The Christmas hype is well and truly over but the meaning of Incarnation has no ending. In January, the month of courageous beginnings, Christians will try to live out in their lives the Feast of Love and Mercy they have just celebrated. In a weeping world they will put love where there was no love and thus continue the human Incarnation of divine love. Life itself, all that it brings, all that we experience, every sensation of the senses is God’s way of saying, ‘I love you; I gaze at you with mercy’. There is a divinity that lies at the heart of every single thing we do, think and say.
To accomplish this mission of Love we need to actually become this Love, to be a sacrament of God’s mercy for others. But is this really true? Is Love the sustaining energy of everything? In a breath-taking theological sentence from his new encyclical Laudato Si’, Pope Francis reveals this abiding core of his incarnational faith. ‘It is my humble opinion’, he writes, ‘that the divine and the human meet in the slightest detail in the seamless garment of the God’s creation, in the least speck of dust of our planet’ . Only the Christian can begin to understand, even a little, that creation itself was the initial intimation of a future, more radical incarnation, the first step in the long journey of a Love that would evolve into its perfect presence in a wounded humanity.
For that reason, our faith teaches that Incarnation reveals the divine and loving energy in every breath and heartbeat of all that lives, of everything that struggles and fails, of the sublime attraction that drives and draws us to an infinite horizon. It underpins, envelops and sustains our every act of courage in fear, of hope in desperation. It is the completion of creation, the heart of our humanity. Without its power, potency and presence, our lives as Christian human beings would have no real meaning. Incarnation is the verve and vivacity of human and cosmic unfolding, the love-story of life, the sparkle and dynamism of the Christian faith.
Christianity stands alone in its enduring certainty that all phases of evolution, and all the experiences of humanity reveal the divine artistry; and that only God’s creative love is at the core of everything from the initial, mysterious Big Bang, throughout all of our complex history, to the ultimate completion in the cosmic Christ. It is difficult to give oneself completely to this utterly astonishing truth without a lasting transformation of our minds, hearts and souls. Even our bodies pulse with renewed recognition, as does creation itself. When this transformation happens to us our first task is not to start preaching, teaching and converting but to simply be present in such a way that others will be moved by what Blessed John Henry Newman calls the ‘catching influence’ of the love we have become.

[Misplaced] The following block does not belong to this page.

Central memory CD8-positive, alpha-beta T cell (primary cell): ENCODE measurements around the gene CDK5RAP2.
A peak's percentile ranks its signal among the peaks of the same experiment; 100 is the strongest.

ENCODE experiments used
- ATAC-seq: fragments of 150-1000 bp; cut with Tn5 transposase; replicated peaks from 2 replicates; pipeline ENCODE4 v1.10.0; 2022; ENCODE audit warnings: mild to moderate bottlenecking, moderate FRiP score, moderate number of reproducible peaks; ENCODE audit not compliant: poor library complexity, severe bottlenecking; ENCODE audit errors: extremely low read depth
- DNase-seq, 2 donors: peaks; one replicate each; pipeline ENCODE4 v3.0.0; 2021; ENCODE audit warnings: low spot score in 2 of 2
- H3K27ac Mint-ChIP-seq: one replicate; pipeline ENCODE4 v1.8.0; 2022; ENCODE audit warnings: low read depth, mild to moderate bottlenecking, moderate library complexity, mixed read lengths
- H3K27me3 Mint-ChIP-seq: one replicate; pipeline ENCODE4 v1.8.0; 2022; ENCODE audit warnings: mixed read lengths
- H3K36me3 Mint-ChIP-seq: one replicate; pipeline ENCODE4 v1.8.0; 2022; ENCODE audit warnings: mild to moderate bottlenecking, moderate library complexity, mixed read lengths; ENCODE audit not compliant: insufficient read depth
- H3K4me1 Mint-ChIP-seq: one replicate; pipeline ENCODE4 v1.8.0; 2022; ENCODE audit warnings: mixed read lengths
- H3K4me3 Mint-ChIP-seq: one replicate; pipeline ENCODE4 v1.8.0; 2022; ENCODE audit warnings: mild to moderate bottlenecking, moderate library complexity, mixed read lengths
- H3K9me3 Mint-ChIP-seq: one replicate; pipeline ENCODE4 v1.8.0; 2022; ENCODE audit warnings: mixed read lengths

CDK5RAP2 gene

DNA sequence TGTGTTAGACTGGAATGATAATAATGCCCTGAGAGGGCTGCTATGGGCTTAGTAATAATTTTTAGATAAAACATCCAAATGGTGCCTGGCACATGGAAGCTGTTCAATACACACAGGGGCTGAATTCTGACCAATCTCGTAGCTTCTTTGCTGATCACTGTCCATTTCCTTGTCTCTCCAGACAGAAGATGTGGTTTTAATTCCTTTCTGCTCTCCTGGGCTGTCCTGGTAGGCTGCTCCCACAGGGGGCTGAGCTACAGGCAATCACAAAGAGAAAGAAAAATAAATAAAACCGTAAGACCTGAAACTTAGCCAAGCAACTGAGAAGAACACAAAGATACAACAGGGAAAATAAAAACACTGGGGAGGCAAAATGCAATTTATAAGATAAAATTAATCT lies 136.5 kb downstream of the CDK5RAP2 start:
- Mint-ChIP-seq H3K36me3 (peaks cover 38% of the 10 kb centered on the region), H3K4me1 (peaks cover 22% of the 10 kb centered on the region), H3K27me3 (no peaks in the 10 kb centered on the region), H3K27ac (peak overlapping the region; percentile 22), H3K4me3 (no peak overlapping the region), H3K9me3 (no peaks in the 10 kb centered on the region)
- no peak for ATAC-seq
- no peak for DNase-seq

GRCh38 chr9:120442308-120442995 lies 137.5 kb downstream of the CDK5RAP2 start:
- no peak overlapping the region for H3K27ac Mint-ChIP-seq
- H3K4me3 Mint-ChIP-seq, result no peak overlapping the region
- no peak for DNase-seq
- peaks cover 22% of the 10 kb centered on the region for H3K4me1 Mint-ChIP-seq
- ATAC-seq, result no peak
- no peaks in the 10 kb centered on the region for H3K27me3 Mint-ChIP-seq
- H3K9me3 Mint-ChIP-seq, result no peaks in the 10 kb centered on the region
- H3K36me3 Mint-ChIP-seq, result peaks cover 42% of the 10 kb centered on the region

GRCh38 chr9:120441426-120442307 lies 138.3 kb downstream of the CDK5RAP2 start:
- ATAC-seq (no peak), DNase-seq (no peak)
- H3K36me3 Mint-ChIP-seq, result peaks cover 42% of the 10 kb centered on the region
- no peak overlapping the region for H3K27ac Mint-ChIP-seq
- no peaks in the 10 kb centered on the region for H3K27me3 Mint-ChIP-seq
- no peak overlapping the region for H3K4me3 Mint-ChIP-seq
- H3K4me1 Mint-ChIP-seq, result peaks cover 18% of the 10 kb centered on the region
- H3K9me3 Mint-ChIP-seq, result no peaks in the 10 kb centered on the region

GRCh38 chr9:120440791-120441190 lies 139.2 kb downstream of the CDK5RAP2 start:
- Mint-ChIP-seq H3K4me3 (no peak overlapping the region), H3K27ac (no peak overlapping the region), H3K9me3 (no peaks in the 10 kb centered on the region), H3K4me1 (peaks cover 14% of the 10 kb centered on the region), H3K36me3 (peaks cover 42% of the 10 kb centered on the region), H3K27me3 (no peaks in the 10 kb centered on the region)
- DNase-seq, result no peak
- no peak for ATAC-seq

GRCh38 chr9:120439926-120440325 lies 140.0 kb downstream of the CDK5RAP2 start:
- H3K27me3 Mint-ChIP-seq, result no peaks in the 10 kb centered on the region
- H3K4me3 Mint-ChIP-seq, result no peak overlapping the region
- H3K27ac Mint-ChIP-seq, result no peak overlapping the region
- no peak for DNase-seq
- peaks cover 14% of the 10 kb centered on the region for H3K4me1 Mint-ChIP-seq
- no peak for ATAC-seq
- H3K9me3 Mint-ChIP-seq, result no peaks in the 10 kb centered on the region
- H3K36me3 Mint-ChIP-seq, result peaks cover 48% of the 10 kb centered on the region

As we move into 2016 ( still relevant in 2023) we need to start again with ‘beginner’s mind’, with excitement and anticipation to unwrap the hidden gift we have unknowingly neglected for so long. It is the grace of seeing. ‘The whole of life’, wrote Pierre Teilhard de Chardin, ‘lies in the verb “seeing”’. To hearts and senses attuned, the symphony of Incarnation which first accompanied the dance of creation, continues to resound today through all that exists. Knowingly or not, today’s artists are the priests and priestesses of Incarnation, repeatedly consecrating the world by their holy work, reminding us, even in the darkest days of bombing missions and human self-destruction, of the divine love and meaning, the mercy and beauty that still shimmers even in loveless places.
Theologian Karl Rahner, for instance, reflects on what lies beneath our ordinary conversations. ‘In every word’, he writes, ‘the gracious incarnation of God’s own abiding Word takes place, and all true hearers of any word are really listening to the inmost depths of every word . . . If one is to grow ever more profoundly Christian, one must never cease to practice listening for this incarnational possibility in each human word.’
In a recent Tablet interview, renowned composer Stephen Hough said, ‘One of the things that I treasure about Catholicism is that it isn’t a way of looking at religion as something up in the sky, something that we have to reach for, but it is actually in tangible things. It is having tea with someone, or bread and wine with someone, or sharing music with someone. It is the material world that it celebrates, that God is present in everything that exists’. The Christmas Preface III reminded us that ‘The eternal Word has taken upon himself our earthly condition giving our human nature immortal value’.
Theologian James Mackey writes that the life which, in the light of Incarnation is now being called God’s real presence, is precisely the life of everyone’s every-day experience on this good earth. ‘It is people’s working and eating, walking in the fields or on the seashore, playing for their team or dancing in their clubs, sleeping with their spouses or talking with their friends, suffering the slings and arrows of outrageous fortune or holding out a helping hand to others . . . and getting up for Mass on Sundays.’ All of that is Incarnation.
Every Sunday Eucharist points to the real presence of the lived Incarnation on the scarred face of our turning, churning world. It reminds people to believe there is light in the darkest places, to remember with mercy the homeless millions whose hearts, eyes and stomachs are empty every day. The Mass guarantees what Incarnation revealed – that every real relationship on earth is sacred, that no bitter tear or heartfelt wish is ever wasted, that hope hides in every desperation, that every breath is God’s kiss of life, that no sin is ever left unredeemed, that nothing is really lost, that all, in the end, is harvest.